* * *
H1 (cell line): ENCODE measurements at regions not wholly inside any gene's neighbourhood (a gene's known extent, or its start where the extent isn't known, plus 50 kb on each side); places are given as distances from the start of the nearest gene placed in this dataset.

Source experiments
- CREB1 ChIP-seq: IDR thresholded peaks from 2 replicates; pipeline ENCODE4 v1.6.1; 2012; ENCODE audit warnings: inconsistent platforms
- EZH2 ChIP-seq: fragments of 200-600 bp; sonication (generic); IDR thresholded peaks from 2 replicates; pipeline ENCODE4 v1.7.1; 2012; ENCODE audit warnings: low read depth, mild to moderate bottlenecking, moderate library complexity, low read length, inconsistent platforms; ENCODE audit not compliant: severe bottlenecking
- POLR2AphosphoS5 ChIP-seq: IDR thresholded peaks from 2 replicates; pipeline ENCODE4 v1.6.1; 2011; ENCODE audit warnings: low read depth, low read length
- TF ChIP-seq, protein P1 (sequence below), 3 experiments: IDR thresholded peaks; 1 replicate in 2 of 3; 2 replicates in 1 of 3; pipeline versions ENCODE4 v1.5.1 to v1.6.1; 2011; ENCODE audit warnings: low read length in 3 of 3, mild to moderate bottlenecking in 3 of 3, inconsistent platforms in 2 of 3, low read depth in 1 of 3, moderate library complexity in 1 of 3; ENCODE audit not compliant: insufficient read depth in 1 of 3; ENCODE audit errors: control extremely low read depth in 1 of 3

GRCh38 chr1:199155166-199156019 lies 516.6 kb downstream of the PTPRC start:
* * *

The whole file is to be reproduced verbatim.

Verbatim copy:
H1 (cell line): ENCODE measurements at regions not wholly inside any gene's neighbourhood (a gene's known extent, or its start where the extent isn't known, plus 50 kb on each side); places are given as distances from the start of the nearest gene placed in this dataset.

Source experiments
- CREB1 ChIP-seq: IDR thresholded peaks from 2 replicates; pipeline ENCODE4 v1.6.1; 2012; ENCODE audit warnings: inconsistent platforms
- EZH2 ChIP-seq: fragments of 200-600 bp; sonication (generic); IDR thresholded peaks from 2 replicates; pipeline ENCODE4 v1.7.1; 2012; ENCODE audit warnings: low read depth, mild to moderate bottlenecking, moderate library complexity, low read length, inconsistent platforms; ENCODE audit not compliant: severe bottlenecking
- POLR2AphosphoS5 ChIP-seq: IDR thresholded peaks from 2 replicates; pipeline ENCODE4 v1.6.1; 2011; ENCODE audit warnings: low read depth, low read length
- TF ChIP-seq, protein P1 (sequence below), 3 experiments: IDR thresholded peaks; 1 replicate in 2 of 3; 2 replicates in 1 of 3; pipeline versions ENCODE4 v1.5.1 to v1.6.1; 2011; ENCODE audit warnings: low read length in 3 of 3, mild to moderate bottlenecking in 3 of 3, inconsistent platforms in 2 of 3, low read depth in 1 of 3, moderate library complexity in 1 of 3; ENCODE audit not compliant: insufficient read depth in 1 of 3; ENCODE audit errors: control extremely low read depth in 1 of 3

GRCh38 chr1:199155166-199156019 lies 516.6 kb downstream of the PTPRC start: